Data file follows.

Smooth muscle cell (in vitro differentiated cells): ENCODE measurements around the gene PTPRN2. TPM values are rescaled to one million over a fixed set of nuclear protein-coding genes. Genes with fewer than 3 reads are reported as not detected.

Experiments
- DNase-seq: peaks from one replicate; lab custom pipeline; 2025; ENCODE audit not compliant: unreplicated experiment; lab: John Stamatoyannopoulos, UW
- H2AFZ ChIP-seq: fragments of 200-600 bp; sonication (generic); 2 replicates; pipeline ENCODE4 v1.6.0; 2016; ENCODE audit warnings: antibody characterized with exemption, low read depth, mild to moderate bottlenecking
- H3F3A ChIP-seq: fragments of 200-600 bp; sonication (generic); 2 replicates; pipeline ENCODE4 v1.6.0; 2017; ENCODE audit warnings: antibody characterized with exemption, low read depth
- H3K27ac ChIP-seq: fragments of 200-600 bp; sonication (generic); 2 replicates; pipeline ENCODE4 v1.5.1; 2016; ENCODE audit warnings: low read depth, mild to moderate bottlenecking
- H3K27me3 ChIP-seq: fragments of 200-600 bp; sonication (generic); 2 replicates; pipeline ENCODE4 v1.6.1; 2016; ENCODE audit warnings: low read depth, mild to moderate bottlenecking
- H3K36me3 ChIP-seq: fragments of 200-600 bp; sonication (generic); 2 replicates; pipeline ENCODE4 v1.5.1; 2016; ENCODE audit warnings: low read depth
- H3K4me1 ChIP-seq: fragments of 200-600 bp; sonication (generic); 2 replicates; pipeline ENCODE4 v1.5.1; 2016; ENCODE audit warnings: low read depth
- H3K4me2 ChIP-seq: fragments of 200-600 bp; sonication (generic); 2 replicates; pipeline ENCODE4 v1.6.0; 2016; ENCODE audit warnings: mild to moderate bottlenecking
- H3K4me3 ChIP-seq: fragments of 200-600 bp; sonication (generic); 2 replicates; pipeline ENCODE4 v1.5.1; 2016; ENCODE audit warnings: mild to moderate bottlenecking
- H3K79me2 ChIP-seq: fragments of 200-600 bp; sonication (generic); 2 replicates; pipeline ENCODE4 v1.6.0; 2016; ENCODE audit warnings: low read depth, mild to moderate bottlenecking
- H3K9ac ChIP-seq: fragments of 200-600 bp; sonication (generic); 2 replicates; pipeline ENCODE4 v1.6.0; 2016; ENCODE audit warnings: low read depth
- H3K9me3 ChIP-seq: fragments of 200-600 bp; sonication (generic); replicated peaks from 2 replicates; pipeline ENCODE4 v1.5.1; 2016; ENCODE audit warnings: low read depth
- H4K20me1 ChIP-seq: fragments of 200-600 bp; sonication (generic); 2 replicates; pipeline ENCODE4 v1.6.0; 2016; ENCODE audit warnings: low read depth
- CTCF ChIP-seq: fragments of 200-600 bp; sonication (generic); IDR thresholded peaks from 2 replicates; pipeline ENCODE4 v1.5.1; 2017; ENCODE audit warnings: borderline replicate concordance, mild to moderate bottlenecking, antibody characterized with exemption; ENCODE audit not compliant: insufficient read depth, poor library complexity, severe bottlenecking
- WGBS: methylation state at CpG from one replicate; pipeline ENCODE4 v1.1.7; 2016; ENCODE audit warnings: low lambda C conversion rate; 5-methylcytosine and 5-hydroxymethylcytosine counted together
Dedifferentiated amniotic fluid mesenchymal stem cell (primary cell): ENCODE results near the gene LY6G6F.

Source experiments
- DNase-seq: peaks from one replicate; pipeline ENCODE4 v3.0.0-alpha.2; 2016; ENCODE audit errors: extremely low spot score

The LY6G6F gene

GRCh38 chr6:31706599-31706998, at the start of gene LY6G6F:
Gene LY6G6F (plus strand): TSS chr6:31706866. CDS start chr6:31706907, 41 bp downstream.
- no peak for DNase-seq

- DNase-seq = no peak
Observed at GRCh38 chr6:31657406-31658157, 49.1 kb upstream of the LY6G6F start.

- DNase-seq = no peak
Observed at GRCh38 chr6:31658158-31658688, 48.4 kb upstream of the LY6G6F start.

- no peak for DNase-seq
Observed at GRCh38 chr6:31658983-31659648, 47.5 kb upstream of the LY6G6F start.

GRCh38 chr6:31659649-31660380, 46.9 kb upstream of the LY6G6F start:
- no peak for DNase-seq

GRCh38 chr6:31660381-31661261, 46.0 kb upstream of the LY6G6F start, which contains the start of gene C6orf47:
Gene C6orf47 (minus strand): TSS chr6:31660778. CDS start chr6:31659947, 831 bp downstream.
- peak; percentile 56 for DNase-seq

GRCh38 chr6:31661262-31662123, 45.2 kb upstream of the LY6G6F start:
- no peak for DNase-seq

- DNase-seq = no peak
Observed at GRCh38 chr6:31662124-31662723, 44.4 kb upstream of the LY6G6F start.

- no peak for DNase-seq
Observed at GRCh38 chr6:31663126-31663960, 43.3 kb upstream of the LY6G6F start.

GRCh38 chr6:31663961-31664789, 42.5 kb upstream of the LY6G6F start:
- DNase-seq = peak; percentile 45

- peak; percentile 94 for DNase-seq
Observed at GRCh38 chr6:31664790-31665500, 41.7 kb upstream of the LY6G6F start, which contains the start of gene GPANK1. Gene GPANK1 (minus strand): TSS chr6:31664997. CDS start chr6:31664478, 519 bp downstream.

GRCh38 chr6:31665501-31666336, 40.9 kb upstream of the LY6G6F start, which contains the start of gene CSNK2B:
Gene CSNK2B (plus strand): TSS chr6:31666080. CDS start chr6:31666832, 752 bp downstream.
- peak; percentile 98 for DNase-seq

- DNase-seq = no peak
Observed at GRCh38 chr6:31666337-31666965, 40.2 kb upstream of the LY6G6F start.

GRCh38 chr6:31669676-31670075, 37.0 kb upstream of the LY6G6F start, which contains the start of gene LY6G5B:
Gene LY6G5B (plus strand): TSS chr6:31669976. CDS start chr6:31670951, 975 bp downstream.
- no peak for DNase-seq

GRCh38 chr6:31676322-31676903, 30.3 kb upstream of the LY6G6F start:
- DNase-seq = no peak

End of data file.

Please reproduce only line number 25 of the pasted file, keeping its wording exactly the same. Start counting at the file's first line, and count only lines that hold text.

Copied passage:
- DNase-seq = no peak